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The only way is down for the Fed
Jay Powell, the Fed chairman, strongly signaled yesterday that the Fed could cut interest rates when it meets later this month, Jeanna Smialek and Matt Phillips of the NYT write.
• The Fed expects unemployment to stay low and inflation to gradually rise, Mr. Powell told the House Financial Services Committee.
• But he added that “uncertainties around trade tensions and concerns about the strength of the global economy continue to weigh on the U.S. economic outlook.”
Investors saw the comments as a virtual guarantee of rate cuts. Stocks leapt yesterday, with the S&P 500 briefly trading above 3,000 for the first time. The index is up nearly 20 percent this year and is enjoying one of the longest bull markets on record.
“That the Fed is considering a rate cut at a moment when the United States economy is strong and job market gains are solid underscores Mr. Powell and his colleagues’ concern about the future of a record economic expansion,” Ms. Smialek and Mr. Phillips write.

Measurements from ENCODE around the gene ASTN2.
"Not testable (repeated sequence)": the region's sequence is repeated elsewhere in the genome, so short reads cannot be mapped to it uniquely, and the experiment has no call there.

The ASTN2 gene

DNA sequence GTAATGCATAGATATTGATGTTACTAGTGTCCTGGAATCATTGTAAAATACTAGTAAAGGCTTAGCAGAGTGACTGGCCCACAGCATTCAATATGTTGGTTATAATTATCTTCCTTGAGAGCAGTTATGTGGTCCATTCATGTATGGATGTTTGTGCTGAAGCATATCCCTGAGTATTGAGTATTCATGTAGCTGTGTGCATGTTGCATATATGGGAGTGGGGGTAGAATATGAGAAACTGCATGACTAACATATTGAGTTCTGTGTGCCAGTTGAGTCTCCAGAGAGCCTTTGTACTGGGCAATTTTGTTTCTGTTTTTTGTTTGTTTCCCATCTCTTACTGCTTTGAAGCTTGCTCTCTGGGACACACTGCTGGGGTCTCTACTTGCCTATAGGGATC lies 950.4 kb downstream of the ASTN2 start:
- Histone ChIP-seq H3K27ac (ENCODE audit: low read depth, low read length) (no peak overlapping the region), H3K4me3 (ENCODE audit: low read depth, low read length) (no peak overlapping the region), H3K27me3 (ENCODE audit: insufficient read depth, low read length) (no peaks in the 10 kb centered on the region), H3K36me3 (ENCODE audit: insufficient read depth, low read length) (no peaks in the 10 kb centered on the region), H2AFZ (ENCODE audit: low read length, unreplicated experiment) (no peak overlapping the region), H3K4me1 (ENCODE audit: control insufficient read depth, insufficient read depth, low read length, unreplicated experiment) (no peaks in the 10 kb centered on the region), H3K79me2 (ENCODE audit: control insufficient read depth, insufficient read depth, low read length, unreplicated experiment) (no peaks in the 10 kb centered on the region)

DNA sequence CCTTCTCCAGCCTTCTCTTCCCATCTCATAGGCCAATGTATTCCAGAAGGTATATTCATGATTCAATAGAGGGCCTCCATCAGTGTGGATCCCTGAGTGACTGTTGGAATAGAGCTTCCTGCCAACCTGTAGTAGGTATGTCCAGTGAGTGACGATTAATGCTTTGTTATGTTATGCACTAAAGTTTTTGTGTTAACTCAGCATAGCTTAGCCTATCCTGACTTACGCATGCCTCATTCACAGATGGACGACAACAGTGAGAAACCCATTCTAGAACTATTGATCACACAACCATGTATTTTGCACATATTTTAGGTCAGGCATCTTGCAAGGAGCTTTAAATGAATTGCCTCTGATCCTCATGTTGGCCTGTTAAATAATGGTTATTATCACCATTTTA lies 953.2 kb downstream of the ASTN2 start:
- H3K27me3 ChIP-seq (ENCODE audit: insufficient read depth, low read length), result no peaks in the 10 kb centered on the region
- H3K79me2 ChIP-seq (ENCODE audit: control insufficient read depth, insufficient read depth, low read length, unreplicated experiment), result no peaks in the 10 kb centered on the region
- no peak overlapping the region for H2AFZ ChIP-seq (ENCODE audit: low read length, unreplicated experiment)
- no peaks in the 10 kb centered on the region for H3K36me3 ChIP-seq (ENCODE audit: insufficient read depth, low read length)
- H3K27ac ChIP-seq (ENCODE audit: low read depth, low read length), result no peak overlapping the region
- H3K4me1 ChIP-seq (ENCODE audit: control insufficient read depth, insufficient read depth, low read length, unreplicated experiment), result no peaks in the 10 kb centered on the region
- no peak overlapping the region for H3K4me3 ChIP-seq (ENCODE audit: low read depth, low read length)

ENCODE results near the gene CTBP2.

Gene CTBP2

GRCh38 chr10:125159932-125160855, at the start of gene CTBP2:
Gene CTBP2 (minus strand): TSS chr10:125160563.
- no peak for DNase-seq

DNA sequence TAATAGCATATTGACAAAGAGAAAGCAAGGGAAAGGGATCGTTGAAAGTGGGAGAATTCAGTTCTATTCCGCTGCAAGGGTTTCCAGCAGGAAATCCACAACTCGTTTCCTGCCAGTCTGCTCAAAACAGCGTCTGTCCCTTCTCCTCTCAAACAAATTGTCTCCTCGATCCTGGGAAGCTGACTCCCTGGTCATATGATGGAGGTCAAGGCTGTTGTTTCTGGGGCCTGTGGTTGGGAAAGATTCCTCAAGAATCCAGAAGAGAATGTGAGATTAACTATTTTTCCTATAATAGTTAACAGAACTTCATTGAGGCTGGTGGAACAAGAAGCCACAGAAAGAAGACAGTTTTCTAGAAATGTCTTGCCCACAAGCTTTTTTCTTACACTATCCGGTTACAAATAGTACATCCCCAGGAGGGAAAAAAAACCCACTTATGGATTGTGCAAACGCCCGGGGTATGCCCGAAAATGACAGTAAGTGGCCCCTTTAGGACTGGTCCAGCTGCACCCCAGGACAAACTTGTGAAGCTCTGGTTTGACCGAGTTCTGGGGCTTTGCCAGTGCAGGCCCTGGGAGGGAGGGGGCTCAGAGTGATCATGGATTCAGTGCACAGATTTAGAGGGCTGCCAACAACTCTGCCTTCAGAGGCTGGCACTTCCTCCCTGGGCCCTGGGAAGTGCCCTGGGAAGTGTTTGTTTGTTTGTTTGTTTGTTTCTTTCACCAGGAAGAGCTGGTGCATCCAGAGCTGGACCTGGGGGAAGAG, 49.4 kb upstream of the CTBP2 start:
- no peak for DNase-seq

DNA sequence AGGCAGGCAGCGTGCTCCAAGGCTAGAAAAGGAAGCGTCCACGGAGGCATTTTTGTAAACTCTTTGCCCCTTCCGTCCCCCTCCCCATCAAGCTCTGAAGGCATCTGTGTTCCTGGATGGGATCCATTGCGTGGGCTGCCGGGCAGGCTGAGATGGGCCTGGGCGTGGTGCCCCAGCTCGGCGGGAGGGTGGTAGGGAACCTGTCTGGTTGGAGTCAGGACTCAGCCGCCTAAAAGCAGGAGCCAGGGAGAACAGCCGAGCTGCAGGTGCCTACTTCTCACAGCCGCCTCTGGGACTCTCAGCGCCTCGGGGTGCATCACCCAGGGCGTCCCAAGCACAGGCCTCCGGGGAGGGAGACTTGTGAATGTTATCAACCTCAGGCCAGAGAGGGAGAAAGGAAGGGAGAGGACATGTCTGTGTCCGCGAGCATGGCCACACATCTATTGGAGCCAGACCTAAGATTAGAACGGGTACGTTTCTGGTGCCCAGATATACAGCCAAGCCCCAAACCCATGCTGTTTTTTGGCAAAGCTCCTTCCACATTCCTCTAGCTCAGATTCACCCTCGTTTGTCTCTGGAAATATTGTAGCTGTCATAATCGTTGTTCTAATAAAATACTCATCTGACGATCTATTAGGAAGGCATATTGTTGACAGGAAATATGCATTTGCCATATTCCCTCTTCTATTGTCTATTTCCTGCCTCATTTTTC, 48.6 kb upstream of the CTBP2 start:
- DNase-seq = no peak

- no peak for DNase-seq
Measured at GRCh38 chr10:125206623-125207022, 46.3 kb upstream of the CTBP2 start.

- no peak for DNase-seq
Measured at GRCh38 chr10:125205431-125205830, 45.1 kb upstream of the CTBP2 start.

Can’t square a looming recession with surging stock prices? Let Mr. Phillips explain:
• Rate cuts “lower the returns on new investments in bonds, the main alternative to stocks for many investors. That makes stocks look more attractive to investors.”
• “A rate cut also makes it cheaper for consumers and companies to borrow, and that can buck up economic activity and help corporate profits.”
There’s one big uncertainty: how far cuts may have to go. Mr. Powell is “knee-deep into the relatively uncharted waters